Spent Fowl Imports Increase Sharply

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The head of Chicken Farmers of Canada alleges food companies are fraudulently importing chicken into Canada by labeling it as "spent fowl."  The term describes meat from old broiler breeding and, to a lesser extent, laying chickens which can enter outside the supply management system.

"A few years ago we typically had 40 to 50 million kilograms of spent fowl imports each year.  Two years ago it hit 82 and last year it was 106 million kilograms.  We're saying enough is enough, this is out of control and it's now 10 per cent of our market," says CFC Chair Dave Janzen.

The feeling is that food companies are using the spent fowl category as a loophole to import chicken without paying tariffs at the border.  "We are now importing all of, or even slightly more, than what the U.S. breeder flock is capable of producing. We know there's a significant market in the for fowl meat in the U.S. and they're using a portion of that, so obviously there is fraud."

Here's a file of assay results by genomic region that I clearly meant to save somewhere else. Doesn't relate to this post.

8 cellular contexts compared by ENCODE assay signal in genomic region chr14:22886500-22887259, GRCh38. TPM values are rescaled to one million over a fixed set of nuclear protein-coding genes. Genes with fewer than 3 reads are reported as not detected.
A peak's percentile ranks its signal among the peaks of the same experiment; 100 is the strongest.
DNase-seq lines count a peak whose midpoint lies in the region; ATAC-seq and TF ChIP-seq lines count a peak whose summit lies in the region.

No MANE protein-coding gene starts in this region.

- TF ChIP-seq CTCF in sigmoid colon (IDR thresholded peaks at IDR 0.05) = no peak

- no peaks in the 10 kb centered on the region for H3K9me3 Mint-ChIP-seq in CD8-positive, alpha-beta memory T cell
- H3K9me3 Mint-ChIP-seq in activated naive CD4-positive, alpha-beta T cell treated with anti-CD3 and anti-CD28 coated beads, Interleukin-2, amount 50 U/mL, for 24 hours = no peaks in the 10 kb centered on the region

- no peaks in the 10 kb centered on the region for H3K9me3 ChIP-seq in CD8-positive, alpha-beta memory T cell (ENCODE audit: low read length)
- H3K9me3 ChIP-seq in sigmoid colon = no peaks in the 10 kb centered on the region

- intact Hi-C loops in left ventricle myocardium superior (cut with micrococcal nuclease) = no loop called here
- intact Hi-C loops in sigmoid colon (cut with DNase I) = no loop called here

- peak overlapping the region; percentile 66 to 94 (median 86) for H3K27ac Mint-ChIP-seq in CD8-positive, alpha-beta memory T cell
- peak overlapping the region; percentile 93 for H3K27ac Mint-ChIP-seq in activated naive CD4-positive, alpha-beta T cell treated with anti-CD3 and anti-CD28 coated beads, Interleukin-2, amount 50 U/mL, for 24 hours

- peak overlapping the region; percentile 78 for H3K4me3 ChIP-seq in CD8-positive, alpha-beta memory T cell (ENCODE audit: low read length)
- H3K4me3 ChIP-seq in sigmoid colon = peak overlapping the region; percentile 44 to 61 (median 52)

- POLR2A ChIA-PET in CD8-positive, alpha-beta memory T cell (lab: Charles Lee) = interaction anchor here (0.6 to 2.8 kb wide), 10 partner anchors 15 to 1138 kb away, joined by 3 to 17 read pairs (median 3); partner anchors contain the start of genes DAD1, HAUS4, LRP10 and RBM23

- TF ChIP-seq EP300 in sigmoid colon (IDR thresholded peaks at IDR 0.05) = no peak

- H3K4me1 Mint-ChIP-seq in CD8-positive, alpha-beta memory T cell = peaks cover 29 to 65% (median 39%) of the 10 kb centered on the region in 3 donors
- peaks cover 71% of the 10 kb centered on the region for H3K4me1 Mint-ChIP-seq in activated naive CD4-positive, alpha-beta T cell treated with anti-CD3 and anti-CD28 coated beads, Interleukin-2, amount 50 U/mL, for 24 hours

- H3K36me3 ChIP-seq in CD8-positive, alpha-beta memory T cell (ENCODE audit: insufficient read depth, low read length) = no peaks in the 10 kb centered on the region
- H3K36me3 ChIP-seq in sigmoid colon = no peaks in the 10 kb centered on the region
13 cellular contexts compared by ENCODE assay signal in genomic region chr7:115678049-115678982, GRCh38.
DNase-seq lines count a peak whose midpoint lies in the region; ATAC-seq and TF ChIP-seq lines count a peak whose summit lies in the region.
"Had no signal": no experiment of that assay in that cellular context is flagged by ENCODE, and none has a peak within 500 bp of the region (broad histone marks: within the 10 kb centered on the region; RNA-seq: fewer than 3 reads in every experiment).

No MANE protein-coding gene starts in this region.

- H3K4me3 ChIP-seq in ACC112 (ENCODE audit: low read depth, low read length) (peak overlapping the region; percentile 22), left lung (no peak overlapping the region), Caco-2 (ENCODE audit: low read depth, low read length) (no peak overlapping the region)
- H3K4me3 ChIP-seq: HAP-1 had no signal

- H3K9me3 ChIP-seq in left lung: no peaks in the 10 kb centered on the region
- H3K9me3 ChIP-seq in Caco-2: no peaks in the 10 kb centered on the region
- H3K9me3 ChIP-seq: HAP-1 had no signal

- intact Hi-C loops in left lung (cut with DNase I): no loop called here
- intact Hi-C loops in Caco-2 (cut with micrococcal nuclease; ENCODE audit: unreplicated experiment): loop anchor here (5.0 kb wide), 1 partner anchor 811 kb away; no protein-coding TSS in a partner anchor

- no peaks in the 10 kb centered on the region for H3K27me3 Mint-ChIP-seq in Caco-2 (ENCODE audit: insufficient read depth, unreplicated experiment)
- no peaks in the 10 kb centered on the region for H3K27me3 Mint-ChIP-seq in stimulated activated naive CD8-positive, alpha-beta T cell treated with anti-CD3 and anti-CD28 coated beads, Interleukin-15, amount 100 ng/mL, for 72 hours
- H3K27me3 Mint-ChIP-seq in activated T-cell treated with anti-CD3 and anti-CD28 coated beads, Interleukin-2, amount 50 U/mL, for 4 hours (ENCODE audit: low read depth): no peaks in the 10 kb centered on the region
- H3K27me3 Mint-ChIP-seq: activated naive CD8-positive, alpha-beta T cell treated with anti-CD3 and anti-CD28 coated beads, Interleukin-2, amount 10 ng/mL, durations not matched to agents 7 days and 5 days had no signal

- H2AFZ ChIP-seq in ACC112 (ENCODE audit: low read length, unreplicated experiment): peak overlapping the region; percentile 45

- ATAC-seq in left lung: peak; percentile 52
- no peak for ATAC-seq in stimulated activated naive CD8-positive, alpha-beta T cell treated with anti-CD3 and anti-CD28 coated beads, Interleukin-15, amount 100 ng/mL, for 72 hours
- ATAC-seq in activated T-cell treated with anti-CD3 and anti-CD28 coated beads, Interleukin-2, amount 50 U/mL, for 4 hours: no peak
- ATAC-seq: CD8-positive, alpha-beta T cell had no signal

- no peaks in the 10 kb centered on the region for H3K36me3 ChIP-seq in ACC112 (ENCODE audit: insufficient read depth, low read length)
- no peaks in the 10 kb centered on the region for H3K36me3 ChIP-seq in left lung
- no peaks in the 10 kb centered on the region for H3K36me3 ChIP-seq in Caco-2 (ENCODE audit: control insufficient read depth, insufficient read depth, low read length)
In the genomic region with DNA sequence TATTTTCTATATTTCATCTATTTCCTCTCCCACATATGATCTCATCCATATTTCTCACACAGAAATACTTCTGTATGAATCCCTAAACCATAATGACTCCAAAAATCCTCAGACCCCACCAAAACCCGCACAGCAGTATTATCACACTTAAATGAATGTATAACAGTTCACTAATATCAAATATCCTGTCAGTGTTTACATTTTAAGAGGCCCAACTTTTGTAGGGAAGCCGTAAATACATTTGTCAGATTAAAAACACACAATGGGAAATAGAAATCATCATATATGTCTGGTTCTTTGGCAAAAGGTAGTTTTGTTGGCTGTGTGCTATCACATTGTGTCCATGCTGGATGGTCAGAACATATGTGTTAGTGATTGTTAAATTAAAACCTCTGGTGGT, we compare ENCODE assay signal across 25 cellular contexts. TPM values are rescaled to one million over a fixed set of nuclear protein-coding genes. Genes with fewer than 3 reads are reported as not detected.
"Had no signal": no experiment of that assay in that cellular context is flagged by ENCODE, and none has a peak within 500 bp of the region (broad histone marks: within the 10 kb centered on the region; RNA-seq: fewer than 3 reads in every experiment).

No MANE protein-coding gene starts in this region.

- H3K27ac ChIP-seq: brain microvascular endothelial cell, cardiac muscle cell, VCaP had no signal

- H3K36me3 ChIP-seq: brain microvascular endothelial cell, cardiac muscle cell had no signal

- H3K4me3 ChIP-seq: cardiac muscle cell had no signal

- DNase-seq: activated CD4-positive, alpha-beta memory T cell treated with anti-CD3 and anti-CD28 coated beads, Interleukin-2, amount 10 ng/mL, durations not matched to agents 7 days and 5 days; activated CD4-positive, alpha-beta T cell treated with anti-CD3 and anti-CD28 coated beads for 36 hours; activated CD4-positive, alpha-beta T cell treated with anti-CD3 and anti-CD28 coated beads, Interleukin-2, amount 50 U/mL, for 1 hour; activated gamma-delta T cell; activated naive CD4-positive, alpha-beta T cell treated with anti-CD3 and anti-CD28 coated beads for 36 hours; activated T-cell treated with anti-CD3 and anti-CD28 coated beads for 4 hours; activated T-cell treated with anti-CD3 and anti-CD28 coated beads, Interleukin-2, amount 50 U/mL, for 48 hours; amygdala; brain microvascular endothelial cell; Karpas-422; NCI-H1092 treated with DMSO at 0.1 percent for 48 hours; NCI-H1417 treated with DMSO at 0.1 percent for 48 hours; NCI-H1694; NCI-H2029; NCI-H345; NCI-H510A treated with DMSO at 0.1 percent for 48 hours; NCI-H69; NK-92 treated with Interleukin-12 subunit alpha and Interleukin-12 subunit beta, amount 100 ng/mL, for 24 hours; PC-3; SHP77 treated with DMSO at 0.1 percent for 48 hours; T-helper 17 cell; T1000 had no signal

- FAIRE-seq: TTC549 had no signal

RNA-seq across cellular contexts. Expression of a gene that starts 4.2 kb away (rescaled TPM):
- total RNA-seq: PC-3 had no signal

He alleges some companies are blending chicken meat with spent fowl and then importing it as spent fowl to circumvent the supply management system.  "There will be just enough fowl in that container to classify the shipment as spent fowl and therefore it can enter in duty-free even though a significant portion of that will have broiler chicken meat in it. That is what we're going after."

CFC is asking Ottawa to require certification at the border, likely a USDA inspector's signature, saying whether or not a shipment contains spent fowl.  "You either bring in chicken or you bring in spent fowl.  If it's not chicken at the border, then it shouldn't turn into chicken in Canada."

So far, Janzen suggests, it hasn't been a priority for Ottawa.

"We started bringing to government's attention but it fell on deaf ears.  They just thought this wasn't really a problem and it wouldn't escalate to the extent it has today," he explains, noting part of the challenge is that any change would require approval from multiple government departments.  "We've had very good support from [Agriculture] Minister Ritz, but it's multi-jurisdictional.  You need CBSA, CFIA, Finance, you need all of these government bodies to deal with this issue."